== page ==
The publisher of my first two books passed, which I had been expecting and which I thought was for the best, considering how the publisher's marketing missteps had hobbled their sales. But then one by one all of the others passed, too.

My agent's assistant kept telling me they still had a few irons in the fire, until more than a year had passed and I stopped asking.

The book might have been an unsuccessful hybrid of two genres. It might have completely sucked. It might have needed a good editor, or another revision, or a complete rethinking. It might have been bad timing. It could have been all of the above. Whatever the reason, the result was a stillborn novel that ended as a computer file which by now could be too outdated to be opened. Writers don't talk much about the novel hidden in the drawer like a box of ashes.


In the Hindu tradition, of which yoga is a part, the body contains seven chakras, or centers of vital energy. Each chakra is associated with a location in the body, though they are a metaphysical overlay rather than a physical fact. The seven chakras are the root, the sacral, the solar plexus, the heart, the throat, the brow and the crown. The second chakra, Swadhistana, is located in the sacrum. Physically this chakra is the seat of reproduction. Mentally it is the seat of creativity.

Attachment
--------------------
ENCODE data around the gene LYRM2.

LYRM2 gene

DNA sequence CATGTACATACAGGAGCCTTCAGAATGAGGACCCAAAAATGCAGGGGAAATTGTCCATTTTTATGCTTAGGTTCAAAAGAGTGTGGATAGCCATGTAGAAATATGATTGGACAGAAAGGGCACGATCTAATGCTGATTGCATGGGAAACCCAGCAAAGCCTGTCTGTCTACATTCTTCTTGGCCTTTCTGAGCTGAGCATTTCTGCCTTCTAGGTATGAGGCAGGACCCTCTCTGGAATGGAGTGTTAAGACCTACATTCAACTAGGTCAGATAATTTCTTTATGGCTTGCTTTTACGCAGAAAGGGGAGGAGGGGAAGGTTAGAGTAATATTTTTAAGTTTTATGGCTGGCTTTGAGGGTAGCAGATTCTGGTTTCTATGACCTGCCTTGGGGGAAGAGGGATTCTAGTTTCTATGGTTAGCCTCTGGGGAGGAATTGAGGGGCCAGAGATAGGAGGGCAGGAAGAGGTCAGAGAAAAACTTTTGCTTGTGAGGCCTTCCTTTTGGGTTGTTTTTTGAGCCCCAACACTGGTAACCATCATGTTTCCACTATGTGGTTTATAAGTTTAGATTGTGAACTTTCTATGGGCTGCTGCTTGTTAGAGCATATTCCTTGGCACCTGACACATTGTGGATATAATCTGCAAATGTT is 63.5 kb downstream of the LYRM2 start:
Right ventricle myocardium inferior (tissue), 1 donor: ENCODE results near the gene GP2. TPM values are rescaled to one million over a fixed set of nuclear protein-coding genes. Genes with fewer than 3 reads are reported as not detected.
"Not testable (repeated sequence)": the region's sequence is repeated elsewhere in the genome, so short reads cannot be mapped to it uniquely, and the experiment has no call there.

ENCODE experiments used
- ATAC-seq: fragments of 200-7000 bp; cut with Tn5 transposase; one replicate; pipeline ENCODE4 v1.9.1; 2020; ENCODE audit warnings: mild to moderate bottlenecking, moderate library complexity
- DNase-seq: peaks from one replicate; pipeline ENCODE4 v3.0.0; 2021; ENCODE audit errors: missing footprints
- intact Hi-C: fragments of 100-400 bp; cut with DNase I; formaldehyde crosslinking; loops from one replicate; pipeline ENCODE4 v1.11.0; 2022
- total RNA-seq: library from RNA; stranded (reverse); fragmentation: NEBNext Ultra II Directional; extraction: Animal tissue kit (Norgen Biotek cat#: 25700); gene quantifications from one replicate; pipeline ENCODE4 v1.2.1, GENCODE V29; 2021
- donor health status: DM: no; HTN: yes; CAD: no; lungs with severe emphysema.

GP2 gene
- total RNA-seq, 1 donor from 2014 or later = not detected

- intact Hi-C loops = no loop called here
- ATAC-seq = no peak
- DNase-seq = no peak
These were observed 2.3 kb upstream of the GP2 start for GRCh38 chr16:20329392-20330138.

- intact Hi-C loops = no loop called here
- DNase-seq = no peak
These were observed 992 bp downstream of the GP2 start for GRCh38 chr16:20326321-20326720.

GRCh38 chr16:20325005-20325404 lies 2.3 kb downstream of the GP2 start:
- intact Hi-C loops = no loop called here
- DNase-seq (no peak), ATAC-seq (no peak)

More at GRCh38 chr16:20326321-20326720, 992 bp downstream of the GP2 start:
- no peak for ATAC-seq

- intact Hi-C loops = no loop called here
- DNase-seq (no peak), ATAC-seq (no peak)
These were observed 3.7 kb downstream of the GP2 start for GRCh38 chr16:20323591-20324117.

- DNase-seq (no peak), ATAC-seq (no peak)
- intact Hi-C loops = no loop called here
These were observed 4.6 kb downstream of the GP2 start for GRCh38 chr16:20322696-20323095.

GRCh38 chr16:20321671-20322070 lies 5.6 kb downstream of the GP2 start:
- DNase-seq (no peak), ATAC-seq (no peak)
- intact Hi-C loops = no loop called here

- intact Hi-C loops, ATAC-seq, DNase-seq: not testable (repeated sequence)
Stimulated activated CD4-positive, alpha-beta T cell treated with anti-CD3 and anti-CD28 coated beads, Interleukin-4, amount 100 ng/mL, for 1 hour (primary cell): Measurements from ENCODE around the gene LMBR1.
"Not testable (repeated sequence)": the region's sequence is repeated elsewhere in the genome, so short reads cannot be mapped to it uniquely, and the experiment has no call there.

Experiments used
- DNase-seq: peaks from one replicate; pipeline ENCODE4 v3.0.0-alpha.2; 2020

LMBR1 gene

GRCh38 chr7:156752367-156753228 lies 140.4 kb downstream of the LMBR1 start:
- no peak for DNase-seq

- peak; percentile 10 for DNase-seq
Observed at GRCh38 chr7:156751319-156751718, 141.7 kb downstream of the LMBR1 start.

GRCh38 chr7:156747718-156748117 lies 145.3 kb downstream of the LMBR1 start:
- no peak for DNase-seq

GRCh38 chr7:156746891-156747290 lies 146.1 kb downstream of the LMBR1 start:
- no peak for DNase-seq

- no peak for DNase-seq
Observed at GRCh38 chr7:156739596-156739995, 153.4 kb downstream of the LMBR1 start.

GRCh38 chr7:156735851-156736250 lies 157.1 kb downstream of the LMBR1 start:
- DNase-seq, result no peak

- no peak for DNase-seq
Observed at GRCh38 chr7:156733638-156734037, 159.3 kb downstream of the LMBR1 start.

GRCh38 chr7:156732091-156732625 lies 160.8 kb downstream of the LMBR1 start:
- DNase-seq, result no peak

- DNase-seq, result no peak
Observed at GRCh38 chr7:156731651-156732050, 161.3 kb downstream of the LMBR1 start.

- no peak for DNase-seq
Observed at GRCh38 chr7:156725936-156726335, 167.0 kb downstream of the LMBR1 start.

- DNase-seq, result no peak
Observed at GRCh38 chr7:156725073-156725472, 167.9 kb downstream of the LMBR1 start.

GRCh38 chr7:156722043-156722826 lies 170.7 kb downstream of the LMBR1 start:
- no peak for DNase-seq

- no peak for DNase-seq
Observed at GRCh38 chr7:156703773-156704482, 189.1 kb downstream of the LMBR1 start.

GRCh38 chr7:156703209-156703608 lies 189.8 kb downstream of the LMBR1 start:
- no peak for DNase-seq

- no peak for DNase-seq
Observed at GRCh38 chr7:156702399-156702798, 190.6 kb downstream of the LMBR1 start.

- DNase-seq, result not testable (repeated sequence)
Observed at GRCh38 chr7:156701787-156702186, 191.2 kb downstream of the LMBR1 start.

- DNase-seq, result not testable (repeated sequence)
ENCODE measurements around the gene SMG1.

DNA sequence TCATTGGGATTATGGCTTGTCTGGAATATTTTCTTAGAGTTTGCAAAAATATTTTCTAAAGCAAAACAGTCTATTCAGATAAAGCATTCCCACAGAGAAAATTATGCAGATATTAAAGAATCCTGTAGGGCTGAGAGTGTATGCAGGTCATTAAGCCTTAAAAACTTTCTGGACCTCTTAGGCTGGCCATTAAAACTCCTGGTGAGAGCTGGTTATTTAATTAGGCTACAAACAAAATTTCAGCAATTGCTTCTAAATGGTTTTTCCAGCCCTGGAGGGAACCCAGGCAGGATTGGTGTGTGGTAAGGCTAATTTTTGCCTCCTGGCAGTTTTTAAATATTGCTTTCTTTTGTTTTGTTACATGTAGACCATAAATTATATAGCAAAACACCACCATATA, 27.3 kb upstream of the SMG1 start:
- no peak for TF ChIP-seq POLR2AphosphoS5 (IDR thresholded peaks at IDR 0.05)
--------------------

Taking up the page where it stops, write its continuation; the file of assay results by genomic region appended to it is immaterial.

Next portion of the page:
Not, I think, a coincidence.

It might be possible to be a writer and a mother and not see the two as coming from the same place. In fact you could argue that the two are directly in conflict. Jasper was born sixteen days after The Painted Kiss was published. Jasper gestated for nine months, while The Painted Kiss took seven years, but once they were born their roles reversed. Like a baby giraffe that can stand minutes after birth, the book was forced to make its way more or less on its own, while Jasper sucked up every available molecule of attention. Still, they are twins of a kind: Jasper bright-eyed and robust, The Painted Kiss pallid and a little weedy from neglect.

I wrote The Wayward Muse while Jasper was a baby. Like siblings fighting for attention, there was an inherent conflict there: taking care of one required a certain amount of inattention to the other. Guess which one got short shrift? I wrote Collision when Jasper was still very small. My first, unfinished memoir, written in 2011-12 while I was pregnant, is Balthazar's dark twin.

For me the will to write and to have children is the same. I don't design buildings. I don't grow tomatoes and can them. Children and books: those are the things I make.